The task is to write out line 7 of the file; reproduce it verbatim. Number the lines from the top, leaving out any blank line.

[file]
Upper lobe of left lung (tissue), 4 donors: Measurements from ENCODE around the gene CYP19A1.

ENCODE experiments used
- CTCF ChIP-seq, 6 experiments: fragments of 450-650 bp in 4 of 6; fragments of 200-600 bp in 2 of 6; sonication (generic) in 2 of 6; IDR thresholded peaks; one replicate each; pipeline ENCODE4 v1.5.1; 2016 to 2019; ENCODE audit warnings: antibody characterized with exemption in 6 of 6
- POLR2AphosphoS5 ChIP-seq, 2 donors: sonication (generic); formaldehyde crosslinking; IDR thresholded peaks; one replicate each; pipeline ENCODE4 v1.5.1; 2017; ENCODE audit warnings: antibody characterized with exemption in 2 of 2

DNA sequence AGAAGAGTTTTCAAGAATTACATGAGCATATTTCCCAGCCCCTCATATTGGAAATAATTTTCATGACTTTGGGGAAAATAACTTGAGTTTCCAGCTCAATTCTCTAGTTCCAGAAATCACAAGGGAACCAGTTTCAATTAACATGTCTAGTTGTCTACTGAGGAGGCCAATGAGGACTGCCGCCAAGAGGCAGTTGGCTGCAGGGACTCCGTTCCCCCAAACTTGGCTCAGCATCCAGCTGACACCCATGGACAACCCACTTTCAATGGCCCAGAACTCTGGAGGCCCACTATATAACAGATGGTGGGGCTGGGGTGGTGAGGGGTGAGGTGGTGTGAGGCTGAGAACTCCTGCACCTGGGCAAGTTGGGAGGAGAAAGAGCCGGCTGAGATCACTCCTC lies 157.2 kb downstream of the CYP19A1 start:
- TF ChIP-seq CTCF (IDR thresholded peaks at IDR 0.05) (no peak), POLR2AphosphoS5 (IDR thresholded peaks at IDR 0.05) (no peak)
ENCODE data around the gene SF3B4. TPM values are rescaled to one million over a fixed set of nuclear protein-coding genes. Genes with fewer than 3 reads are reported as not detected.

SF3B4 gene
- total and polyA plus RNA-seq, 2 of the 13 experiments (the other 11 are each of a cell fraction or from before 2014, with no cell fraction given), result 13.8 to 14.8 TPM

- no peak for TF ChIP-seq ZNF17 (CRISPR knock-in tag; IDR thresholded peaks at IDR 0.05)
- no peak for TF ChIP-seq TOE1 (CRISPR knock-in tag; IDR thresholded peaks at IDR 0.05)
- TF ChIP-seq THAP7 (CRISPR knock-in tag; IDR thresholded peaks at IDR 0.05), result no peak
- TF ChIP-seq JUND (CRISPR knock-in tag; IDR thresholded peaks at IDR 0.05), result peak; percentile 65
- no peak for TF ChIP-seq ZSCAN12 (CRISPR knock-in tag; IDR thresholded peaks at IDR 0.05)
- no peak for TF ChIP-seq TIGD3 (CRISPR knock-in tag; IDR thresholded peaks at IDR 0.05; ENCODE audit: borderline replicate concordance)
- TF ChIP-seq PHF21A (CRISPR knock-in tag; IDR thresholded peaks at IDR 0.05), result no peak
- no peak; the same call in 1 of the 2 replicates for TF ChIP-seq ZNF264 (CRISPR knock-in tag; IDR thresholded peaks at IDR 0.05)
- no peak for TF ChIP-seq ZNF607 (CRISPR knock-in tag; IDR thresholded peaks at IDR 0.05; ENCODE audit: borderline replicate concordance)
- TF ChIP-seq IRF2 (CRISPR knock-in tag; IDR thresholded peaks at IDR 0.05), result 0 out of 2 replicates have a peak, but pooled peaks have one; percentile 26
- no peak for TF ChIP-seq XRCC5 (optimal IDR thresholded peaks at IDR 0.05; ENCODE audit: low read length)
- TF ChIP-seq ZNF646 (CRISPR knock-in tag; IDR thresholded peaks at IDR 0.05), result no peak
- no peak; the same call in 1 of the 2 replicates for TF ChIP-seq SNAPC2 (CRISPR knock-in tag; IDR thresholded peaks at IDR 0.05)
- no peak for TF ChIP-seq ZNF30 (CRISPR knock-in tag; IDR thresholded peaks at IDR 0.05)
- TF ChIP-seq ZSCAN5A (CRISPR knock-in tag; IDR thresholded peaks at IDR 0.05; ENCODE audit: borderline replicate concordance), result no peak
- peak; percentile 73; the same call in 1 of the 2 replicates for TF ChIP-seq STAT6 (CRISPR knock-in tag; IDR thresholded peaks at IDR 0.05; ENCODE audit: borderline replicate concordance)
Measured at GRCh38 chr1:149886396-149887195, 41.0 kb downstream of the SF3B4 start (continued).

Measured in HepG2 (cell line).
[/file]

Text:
ENCODE data around the gene SF3B4. TPM values are rescaled to one million over a fixed set of nuclear protein-coding genes. Genes with fewer than 3 reads are reported as not detected.